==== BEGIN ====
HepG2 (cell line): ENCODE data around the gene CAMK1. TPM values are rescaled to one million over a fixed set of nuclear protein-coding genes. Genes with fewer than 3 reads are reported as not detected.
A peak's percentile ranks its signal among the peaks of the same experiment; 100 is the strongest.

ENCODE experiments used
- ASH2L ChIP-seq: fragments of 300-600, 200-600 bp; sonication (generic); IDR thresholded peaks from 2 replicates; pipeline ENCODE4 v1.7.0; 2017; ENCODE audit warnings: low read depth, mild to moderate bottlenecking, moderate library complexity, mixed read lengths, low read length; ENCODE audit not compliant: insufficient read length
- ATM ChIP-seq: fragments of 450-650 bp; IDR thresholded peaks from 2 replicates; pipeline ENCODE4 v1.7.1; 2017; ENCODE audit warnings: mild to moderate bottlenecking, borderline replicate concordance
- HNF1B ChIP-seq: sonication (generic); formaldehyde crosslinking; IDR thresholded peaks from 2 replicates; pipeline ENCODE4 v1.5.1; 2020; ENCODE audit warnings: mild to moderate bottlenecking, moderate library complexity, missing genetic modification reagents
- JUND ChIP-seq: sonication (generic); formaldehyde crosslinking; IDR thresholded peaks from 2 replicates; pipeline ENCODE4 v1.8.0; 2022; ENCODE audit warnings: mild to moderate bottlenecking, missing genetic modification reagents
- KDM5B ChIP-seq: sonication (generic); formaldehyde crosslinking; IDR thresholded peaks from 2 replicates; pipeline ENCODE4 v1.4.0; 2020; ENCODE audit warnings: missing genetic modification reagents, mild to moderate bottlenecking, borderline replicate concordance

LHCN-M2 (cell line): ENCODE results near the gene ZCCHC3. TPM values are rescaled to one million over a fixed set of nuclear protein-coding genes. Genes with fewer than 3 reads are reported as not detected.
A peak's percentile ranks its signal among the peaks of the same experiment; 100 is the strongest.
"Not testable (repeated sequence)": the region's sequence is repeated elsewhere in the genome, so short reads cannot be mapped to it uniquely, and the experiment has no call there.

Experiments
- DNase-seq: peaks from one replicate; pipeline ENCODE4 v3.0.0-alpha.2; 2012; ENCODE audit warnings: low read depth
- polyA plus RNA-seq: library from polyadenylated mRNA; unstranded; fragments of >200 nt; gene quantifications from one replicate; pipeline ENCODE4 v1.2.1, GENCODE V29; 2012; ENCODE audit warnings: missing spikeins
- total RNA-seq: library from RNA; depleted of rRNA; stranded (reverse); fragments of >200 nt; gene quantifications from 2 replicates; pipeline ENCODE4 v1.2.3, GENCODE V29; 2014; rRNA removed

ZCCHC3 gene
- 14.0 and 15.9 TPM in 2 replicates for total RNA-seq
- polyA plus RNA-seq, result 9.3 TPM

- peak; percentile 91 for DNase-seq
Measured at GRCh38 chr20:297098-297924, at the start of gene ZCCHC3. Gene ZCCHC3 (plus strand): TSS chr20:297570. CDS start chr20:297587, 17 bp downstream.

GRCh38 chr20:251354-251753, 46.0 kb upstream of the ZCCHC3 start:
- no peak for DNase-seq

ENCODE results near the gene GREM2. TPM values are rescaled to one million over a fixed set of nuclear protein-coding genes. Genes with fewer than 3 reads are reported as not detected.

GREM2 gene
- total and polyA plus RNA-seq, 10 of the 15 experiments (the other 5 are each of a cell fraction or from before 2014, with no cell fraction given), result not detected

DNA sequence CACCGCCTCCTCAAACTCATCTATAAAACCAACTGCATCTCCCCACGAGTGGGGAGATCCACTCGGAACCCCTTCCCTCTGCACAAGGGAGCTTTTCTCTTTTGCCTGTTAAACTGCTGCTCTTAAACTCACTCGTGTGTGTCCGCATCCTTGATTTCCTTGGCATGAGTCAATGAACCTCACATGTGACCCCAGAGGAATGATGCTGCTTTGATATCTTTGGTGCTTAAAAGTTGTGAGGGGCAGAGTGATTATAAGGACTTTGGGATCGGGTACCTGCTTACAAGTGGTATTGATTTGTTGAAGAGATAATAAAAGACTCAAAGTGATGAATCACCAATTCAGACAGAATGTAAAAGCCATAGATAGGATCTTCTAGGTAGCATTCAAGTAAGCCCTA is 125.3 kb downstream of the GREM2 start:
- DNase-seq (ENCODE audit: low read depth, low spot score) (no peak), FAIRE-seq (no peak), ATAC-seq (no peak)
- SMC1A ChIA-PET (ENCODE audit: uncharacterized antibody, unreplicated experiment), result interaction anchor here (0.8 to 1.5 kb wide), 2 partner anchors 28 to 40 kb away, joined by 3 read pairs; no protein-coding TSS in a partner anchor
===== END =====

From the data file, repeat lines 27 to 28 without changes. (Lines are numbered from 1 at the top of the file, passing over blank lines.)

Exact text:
- DNase-seq (ENCODE audit: low read depth, low spot score) (no peak), FAIRE-seq (no peak), ATAC-seq (no peak)
- SMC1A ChIA-PET (ENCODE audit: uncharacterized antibody, unreplicated experiment), result interaction anchor here (0.8 to 1.5 kb wide), 2 partner anchors 28 to 40 kb away, joined by 3 read pairs; no protein-coding TSS in a partner anchor